Whether the evidence against you is overwhelming and you’re convicted at trial or you’ve simply resolved to plead guilty in court, mitigation becomes the next area for your defense attorney to address.
A mitigating factor is basically anything that might indicate a reduced level of culpability on your part. It can also be something that shows the court that putting you behind bars for a lengthy period would serve no purpose, either because you’ve already taken steps to rehabilitate yourself or you are no real danger to anyone and not likely to re-offend.
While the law in North Carolina does allow the judge in a case to consider anything that’s “reasonably related” to the issue of sentencing, it also lists the following specific mitigating factors that can be used:
- You acted under duress due to threats or some other type of coercion that couldn’t otherwise be claimed as part of your defense.
- You were a minor player or only a passive participant in the crime.
- You already made restitution (in whole or a substantial part) to the victim.
- You have a mental or physical condition (such as an untreated mental illness) that reduces your culpability.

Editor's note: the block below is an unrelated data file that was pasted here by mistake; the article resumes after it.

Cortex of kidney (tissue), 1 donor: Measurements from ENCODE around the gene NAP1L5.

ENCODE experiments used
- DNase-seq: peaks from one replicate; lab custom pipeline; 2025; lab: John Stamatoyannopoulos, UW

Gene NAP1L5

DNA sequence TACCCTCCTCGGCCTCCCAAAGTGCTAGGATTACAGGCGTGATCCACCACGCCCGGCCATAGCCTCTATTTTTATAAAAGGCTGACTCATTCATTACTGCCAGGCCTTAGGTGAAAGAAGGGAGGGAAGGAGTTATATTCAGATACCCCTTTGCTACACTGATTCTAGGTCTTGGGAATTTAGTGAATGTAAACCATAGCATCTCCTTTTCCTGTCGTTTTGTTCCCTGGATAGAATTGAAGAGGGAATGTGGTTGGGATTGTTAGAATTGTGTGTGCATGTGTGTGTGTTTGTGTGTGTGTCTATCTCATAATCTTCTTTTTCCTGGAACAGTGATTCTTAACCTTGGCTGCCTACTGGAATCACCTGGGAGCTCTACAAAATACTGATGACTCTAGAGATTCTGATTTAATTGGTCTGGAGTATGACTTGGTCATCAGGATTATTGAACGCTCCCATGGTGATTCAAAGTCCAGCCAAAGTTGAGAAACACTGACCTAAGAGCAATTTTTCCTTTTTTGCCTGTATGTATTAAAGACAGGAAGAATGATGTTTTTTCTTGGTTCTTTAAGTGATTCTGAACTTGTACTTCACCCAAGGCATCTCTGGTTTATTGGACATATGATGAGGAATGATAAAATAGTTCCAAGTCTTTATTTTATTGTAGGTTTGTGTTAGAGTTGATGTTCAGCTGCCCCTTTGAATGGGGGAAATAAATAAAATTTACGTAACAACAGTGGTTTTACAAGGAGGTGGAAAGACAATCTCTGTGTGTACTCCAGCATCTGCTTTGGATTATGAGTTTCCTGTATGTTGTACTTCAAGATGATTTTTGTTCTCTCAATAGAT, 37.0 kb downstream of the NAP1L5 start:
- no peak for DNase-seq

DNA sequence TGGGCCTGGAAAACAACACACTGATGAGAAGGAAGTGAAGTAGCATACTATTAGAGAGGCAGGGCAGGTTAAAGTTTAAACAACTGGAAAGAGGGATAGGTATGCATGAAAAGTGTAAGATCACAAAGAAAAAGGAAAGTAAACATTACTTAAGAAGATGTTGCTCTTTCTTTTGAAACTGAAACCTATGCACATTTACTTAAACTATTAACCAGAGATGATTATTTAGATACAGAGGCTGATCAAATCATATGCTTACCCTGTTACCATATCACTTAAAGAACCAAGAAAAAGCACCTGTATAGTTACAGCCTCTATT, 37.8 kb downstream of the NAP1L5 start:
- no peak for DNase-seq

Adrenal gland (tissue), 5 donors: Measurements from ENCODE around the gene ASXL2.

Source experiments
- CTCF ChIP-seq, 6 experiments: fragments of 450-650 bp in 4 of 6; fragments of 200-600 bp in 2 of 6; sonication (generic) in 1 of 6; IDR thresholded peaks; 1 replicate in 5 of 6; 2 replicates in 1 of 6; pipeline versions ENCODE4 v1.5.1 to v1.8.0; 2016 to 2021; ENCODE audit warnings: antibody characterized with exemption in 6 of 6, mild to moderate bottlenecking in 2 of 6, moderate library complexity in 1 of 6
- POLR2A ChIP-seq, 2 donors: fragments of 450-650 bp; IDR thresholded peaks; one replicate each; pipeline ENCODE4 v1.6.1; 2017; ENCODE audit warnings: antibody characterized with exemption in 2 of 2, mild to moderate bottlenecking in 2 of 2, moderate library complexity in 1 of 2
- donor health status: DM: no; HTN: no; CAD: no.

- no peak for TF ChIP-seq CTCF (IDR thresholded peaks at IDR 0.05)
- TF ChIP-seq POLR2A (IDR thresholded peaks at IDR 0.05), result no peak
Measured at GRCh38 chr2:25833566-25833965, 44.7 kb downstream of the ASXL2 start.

- You are particularly young, immature or have limited mental capacity.
- You couldn’t reasonably foresee the harm or fear your actions caused or tried to prevent it.
- You helped the police catch someone else involved in criminal activity or testified against someone else for the prosecution.
- Your victim was over 16 years old and consented to your actions.
- You were strongly provoked by the victim.
- You reasonably thought your actions were legal.
- You have a good reputation in your community, a good character, enjoy community support or have a solid employment history.
- You admitted what you did to the police before you were even arrested.
- You’re a minor and will be supervised closely if released.
- You’re an honorably discharged veteran.
- You have a drug or alcohol addiction and entered a treatment program after your arrest (but before trial).
- You’re the main support for your family.
It’s smart to keep mitigation in mind from the very start of your case. Make sure that you talk these issues over with your Asheville attorney as soon as possible. If the worst happens, you want to be prepared for this stage of your defense.